Another ramification of the SAC is the manufactured steel casing of an automobile/truck oil filter FIG. G. This steel casing could have a lid 3 placed on it with a closing machine or crimped at the top FIG. G. Used oil filters can be used after being filled by placing a lid 3 spot welded 4 in place FIG. F.

A steel container filled with blast furnace raw material fines (¾ inch down to dust size) and/or reverts (waste material) from the steel industry for blast furnace consumption. This material in the steel container will replace any normal blast furnace raw material in the furnace burden except normal size coke. The blast furnace raw materials are ore fines, pellet fines, sinter fines, B.O.P. fines, limestone fines, dolomite fines, trim fines and/or coke fines. The reverts are scale, sludge, steel tailings, flue dust, C scrap, RR track clean-up or any material containing metallic iron, carbon, flux or fines, which is ¾ inch down to dust size. The steel container has a steel cylindrical or rectangular body with a longitudinal folded and/or welded seam. The steel can be thin gauge hot roll prime, seconds or scrap from the steel industry. The cheaper the steel the cheaper the steel agglomeration containers. It can be scraped steel sheets or strip. The diameter of the body will be determined by the customer of the product and their configuration of the stockyard and charging system. The SAC could be from 3 inches to 6 inches in diameter and 4 inches to 8 inches in length. The SAC will be sealed by crimping the body at both ends after the length is determined. The steel container could be a used or manufactured open top can which is crimped at the top to seal the material inside. The can could be a three piece or a two piece can. Another ramification of the SAC is the manufactured steel casing of an automobile or truck oil filter. This steel casing could have a lid placed on it with a closing machine or crimped at the top. Used oil filters can be used after being filled by placing a lid on it and spot welding the lid in place. The material within the steel container will agglomerate forming sinter before the container disintegrates in the blast furnace. The red hot sinter will react in the furnace as sinter normally reacts. It will melt into iron or cinder in the combustion zone of the furnace. There will be an increase in production because of less fines in the blast furnace burden. Less fines means a decrease in the pressure drop through the furnace and an increase in permeability resulting in a smoother furnace operation and an increase in burden descent. With a smoother furnace operation the wind rate will be increased and the charges per hour will increase resulting in higher production and less flue dust being generated. The coke fines will have to be placed in its own steel container because the coke fines will not agglomerate in the container, but could still have a decreasing effect on coke rate because of the carbon content in the coke fines. Another production increase would be using the SAC as a fluxing agent for the furnace which contains iron (Fe). Using this SAC as a fluxing agent will also smooth out variability of the chemical analysis of the hot metal delivered to the desulfurization station. This in turn would require less desulfurization agent per heat of steel which would be a cost saving on the price of steel. Less chemical variability in the hot metal means less variability in the making of the steel and less time required to make a heat of steel, which translates to more heats can be made in 24 hours, resulting in an increase in steel production. Also using the SAC as a fluxing agent and knowing the B.O.P. slag analysis every heat will determine how much raw limestone or dolomite fines will be added or subtracted from the raw material pile, further stabilizing the chemistry of the hot metal. The greatest cost saving will be the replacement of expensive iron ore, pellets or sinter with less expensive SACS. Ore concentrate and/or fine ores mined directly from the mine can be placed in SACS which would save on the cost of producing more expensive pelletizing and sintering operations. The cost of environmental equipment and maintaining this equipment for clean air for the pelletizing and sintering operation is very expensive. This expense would not be required for the steel agglomeration container. There would be no need to go to landfills thus saving on dumping and transportation fees. The SAC being made of steel will replace a portion of the metallic burden used to make iron in the blast furnace.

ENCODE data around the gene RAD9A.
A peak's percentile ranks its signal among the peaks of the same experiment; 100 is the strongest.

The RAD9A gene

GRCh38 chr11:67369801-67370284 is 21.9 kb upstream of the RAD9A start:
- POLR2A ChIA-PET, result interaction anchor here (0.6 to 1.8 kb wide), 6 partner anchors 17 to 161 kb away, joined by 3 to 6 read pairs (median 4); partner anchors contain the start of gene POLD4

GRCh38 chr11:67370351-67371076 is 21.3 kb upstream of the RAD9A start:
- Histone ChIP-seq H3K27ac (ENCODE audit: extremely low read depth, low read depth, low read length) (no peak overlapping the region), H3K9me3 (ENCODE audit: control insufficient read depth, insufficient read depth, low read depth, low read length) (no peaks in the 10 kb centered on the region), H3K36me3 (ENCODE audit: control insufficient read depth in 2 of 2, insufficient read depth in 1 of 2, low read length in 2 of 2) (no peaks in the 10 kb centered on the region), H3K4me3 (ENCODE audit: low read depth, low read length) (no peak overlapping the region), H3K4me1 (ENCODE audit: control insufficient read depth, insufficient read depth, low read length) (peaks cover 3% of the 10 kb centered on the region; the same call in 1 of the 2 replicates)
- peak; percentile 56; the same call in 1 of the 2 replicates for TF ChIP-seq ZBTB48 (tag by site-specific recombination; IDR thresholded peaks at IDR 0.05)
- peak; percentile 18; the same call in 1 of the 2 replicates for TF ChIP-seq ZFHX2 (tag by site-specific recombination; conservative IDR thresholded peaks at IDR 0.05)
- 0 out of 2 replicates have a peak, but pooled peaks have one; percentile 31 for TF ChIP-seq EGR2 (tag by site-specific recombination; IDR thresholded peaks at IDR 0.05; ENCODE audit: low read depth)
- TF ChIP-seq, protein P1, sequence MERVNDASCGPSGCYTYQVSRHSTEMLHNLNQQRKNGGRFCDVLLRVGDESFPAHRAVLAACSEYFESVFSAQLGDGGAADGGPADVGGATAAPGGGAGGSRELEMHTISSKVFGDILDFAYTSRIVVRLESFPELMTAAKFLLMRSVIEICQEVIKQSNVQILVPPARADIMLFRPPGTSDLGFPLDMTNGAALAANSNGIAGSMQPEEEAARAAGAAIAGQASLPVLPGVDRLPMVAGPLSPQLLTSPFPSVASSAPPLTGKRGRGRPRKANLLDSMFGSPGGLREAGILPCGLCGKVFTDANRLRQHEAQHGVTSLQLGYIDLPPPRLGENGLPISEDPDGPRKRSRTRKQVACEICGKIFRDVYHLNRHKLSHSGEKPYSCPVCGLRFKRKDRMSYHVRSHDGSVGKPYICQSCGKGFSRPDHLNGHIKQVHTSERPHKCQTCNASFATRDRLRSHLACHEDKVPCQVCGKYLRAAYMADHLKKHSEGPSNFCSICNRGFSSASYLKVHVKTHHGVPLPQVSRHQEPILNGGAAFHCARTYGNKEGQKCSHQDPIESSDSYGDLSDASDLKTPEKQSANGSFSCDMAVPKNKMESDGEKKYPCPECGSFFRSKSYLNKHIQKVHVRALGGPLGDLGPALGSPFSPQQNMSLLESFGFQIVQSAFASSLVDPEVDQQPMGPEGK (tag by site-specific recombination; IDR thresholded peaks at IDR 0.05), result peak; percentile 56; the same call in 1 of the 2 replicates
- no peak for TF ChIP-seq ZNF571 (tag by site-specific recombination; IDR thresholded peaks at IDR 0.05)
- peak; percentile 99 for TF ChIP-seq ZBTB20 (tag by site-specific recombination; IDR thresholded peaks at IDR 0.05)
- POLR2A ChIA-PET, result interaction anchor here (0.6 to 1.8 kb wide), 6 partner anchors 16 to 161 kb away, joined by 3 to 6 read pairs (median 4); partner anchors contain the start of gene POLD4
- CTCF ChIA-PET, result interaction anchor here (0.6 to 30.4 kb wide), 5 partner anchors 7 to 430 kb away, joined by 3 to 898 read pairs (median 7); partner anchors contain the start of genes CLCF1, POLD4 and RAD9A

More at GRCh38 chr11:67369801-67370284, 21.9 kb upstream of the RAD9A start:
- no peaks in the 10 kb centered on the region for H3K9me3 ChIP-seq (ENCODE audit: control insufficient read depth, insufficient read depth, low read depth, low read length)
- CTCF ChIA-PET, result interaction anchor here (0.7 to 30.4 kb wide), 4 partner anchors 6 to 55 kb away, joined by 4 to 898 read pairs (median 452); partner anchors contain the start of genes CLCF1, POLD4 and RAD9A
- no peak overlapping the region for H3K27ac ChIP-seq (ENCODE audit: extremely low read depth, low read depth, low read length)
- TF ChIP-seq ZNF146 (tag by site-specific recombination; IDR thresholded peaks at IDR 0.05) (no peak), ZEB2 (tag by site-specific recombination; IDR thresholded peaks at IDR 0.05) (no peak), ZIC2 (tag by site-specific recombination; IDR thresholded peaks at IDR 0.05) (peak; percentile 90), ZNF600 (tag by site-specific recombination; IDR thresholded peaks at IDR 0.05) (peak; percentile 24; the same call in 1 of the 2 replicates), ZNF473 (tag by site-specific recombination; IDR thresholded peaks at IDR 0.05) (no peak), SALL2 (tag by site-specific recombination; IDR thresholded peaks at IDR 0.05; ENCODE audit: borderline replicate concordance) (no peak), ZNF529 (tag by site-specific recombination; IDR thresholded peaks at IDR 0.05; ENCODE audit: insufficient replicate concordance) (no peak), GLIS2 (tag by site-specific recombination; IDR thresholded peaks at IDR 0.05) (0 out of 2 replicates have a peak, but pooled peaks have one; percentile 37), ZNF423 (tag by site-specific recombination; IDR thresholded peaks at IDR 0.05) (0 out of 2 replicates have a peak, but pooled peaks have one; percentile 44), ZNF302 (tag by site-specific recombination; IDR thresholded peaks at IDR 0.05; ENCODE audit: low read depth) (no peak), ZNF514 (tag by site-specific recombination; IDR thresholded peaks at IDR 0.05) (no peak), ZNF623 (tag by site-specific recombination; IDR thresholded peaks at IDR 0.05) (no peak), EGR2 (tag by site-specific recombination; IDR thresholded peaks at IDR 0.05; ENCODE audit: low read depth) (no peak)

Although the description above contains many specificities, these should not be construed as limiting the scope of the invention but as merely providing illustrations of some of the presently preferred embodiments of this invention. For example, the SAC can be made of stainless steel permitting the SAC to descend deeper into the blast furnace providing higher heat to agglomerate the material in the container before the container disintegrates.

Thus the scope of the invention should be determined by the appended claims and their legal equivalents, rather than by the examples given.